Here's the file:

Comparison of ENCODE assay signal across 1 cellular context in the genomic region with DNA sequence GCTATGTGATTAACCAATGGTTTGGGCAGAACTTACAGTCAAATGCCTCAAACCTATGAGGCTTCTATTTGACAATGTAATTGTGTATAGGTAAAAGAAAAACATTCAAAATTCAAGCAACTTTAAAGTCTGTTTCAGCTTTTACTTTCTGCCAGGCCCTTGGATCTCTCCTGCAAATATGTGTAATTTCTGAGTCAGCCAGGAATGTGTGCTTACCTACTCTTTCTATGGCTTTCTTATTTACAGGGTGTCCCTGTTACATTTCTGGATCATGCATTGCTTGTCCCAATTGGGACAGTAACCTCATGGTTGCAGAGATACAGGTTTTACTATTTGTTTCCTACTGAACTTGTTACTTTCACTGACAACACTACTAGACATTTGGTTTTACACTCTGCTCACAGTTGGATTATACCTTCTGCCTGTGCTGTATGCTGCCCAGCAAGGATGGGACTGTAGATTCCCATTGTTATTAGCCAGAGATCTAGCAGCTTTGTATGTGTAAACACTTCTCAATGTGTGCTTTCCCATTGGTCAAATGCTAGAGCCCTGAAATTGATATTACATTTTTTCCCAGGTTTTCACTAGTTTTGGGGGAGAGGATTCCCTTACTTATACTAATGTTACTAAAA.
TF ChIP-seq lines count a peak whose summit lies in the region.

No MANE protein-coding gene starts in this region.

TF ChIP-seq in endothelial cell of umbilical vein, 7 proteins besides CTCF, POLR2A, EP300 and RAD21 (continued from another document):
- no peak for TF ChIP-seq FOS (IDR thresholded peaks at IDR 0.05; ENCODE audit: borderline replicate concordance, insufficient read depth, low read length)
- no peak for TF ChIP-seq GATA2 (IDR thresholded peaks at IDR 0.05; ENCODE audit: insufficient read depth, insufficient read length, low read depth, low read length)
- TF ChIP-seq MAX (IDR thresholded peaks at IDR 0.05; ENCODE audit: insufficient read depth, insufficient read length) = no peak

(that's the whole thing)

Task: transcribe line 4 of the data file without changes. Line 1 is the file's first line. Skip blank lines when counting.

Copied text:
TF ChIP-seq in endothelial cell of umbilical vein, 7 proteins besides CTCF, POLR2A, EP300 and RAD21 (continued from another document):